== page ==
#1
More specifically the effects used on the main guitar melody playing in the song "Pet sounds" from the album "Pet sounds"
Its almost like a steel drum sound, maybe a little bit of spring reverb in there too but i need a more trained ear in this field thanks.
#3
That’s probably four musicians playing the part on four different guitars simultaneously. Mic each guitar but keep them close enough to get bleed between all four mics. And use a room mic. Then mix it all together. That’s how Phil Spector and Brian Wilson got those amazing tones.
#4
Quote by jpnyc
That’s probably four musicians playing the part on four different guitars simultaneously. Mic each guitar but keep them close enough to get bleed between all four mics. And use a room mic. Then mix it all together. That’s how Phil Spector and Brian Wilson got those amazing tones.

Yep. Probably one or two 12-string electrics in that mix as well.
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#5
That tone is completely drenched in spring reverb, and the chorus/vibrato type effect sounds like the guitar is running through a leslie cabinet, to me. Or it might even be the guitarist wobbling a bigsby tremolo while playing and the kind of "shimmering" effect could be caused by the pitch modulation causing some cool phase cancellation with the reverb. I don't think it's a chorus or flanger pedal or anything like that, as I don't think any even existed at the time it was recorded.

Other than that, it's just a very open, uncompressed clean sound, with quite a lot of treble.
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#6
Quote by Blompcube
That tone is completely drenched in spring reverb, and the chorus/vibrato type effect sounds like the guitar is running through a leslie cabinet, to me. Or it might even be the guitarist wobbling a bigsby tremolo while playing and the kind of "shimmering" effect could be caused by the pitch modulation causing some cool phase cancellation with the reverb. I don't think it's a chorus or flanger pedal or anything like that, as I don't think any even existed at the time it was recorded.

Other than that, it's just a very open, uncompressed clean sound, with quite a lot of treble.

That might not be how they recorded it, but it might be useful in recreating it - especially if you're going to try with just the one guitar.
#7
It's always tough to isolate any one sound on many of that mid period Beach Boys stuff because as mentioned above it's most often several different instruments playing a single part. Brian would have several regular six string players doing the same part and have Tommy Tedesco or Glenn Campbell playing a 12 string on the same part. Brian loved to mix sounds like harmonicas playing the same line as twin accordions or Carol Kaye doing a bass line on an electric bass that is being doubled on an acoustic upright bass or even organ bass pedals. Lots happening on those records and since Brian is deaf in one ear he mixed a lot of stuff in mono so it blends even more.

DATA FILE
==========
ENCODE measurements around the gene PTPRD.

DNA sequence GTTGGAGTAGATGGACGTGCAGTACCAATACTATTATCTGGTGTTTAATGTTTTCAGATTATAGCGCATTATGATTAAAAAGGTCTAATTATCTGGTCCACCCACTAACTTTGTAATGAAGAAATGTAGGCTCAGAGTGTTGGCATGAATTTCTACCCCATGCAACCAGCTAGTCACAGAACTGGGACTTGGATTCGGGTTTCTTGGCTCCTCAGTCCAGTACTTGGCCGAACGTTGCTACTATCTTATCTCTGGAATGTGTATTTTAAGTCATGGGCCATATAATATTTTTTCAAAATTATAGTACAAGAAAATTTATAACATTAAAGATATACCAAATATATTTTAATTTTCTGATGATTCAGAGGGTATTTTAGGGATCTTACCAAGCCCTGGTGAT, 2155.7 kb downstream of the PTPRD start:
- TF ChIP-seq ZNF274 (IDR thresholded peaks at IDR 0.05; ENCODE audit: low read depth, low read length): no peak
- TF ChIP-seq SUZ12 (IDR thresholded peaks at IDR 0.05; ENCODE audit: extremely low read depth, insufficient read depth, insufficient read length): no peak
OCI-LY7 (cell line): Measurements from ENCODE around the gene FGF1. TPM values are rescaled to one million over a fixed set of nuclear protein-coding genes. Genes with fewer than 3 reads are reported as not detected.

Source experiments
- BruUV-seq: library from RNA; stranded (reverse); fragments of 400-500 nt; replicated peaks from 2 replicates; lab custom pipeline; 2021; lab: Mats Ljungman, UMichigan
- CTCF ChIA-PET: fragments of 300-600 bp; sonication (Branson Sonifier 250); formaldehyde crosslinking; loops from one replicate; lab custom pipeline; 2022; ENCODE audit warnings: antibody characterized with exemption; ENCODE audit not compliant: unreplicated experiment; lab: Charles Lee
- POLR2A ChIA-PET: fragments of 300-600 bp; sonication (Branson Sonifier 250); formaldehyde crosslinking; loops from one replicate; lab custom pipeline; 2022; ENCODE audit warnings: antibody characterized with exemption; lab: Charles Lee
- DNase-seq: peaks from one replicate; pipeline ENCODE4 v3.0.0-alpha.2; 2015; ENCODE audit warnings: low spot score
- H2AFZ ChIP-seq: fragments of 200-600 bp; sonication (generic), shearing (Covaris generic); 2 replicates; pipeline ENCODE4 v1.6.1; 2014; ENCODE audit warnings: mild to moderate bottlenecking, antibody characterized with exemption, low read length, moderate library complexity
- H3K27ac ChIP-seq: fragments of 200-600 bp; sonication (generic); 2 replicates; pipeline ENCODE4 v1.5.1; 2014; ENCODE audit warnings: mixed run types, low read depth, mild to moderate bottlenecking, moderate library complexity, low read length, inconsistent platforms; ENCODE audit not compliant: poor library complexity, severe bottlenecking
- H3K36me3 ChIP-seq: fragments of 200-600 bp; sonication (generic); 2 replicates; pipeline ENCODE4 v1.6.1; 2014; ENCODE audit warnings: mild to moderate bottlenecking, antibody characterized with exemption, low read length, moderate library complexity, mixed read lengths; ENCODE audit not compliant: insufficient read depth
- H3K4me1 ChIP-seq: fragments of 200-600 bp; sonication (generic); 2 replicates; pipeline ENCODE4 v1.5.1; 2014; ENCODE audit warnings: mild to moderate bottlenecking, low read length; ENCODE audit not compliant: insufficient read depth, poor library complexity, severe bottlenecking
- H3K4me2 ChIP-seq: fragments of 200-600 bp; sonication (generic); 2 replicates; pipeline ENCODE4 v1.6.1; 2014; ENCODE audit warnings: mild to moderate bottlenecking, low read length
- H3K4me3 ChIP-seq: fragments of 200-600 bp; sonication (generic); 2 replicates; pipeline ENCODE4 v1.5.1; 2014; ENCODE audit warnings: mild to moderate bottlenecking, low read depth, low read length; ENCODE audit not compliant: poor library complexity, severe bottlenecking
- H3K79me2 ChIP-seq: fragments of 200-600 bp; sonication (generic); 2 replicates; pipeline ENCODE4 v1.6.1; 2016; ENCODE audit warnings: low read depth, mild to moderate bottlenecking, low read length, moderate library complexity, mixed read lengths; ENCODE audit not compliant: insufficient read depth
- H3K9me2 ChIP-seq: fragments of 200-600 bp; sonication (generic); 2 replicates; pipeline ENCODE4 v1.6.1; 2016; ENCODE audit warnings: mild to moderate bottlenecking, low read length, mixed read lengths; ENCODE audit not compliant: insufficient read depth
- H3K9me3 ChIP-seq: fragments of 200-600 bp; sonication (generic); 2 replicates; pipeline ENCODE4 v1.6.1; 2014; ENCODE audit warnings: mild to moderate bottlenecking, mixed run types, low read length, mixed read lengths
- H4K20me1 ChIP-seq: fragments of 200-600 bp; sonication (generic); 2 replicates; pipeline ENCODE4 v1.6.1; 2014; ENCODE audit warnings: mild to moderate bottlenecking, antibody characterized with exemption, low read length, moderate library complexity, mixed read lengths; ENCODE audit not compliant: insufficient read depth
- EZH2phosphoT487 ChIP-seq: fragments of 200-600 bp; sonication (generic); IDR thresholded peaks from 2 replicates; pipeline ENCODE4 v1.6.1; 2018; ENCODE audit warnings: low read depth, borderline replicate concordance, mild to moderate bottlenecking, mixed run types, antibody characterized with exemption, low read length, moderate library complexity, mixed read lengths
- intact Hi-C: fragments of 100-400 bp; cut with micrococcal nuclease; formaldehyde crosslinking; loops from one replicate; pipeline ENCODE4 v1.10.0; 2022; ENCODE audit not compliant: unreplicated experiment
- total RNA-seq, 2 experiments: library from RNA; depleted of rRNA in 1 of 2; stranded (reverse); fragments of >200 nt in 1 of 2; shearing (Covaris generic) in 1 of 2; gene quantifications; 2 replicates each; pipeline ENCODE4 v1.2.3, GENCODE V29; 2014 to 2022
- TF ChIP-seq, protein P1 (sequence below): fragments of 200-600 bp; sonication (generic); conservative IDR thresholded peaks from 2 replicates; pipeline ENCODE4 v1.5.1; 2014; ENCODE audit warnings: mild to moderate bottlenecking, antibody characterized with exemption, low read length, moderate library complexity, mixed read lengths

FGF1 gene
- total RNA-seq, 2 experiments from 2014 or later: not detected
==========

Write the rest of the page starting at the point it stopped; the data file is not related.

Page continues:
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#8
Sounds like a Leslie and that is what they attribute it to. A lot of unique instruments were used on this recording.

I like to read about the songwriting and recording process with epic albums like this, Sgt. Pepper, and Thriller.

https://en.m.wikipedia.org/wiki/Pet_Sounds#
"Your sound is in your hands as much as anything. It's the way you pick, and the way you hold the guitar, more than it is the amp or the guitar you use." -- Stevie Ray Vaughan

"Anybody can play. The note is only 20 percent. The attitude of the motherfucker who plays it is 80 percent." -- Miles Davis

Guthrie on tone: https://www.youtube.com/watch?v=zmohdG9lLqY
#9
I share Cajundaddy's interest in "the making of" various albums. Even if it's an artist I'm not very fond of I like it when they "talk tech" about how the songs were recorded. Those VH1 Classic Album DVD's are really good especially the ones on Pink Floyd's "Dark Side of The Moon" and Queen's "Night at the Opera". I probably have watched the one on Steely Dan's "Asia" 10 times now. There is a wealth of information about recording,arrangeing and other aspects of making an album. Even if you don't care much for Steely Dan it's great.
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#10
Quote by Blompcube
That tone is completely drenched in spring reverb, and the chorus/vibrato type effect sounds like the guitar is running through a leslie cabinet, to me. Or it might even be the guitarist wobbling a bigsby tremolo while playing and the kind of "shimmering" effect could be caused by the pitch modulation causing some cool phase cancellation with the reverb. I don't think it's a chorus or flanger pedal or anything like that, as I don't think any even existed at the time it was recorded.

Other than that, it's just a very open, uncompressed clean sound, with quite a lot of treble.


pedals for flange and chorus didn't exist then but both were studio fx first. flange gets its name literally from the tape reel whose sides are called flanges. the effect was done by pushing down on the tape reel slightly to slow it down giving the "flange" effect. the chorus effect is most likely a leslie cabinet. spring reverb most likely and perhaps some tremelo as well.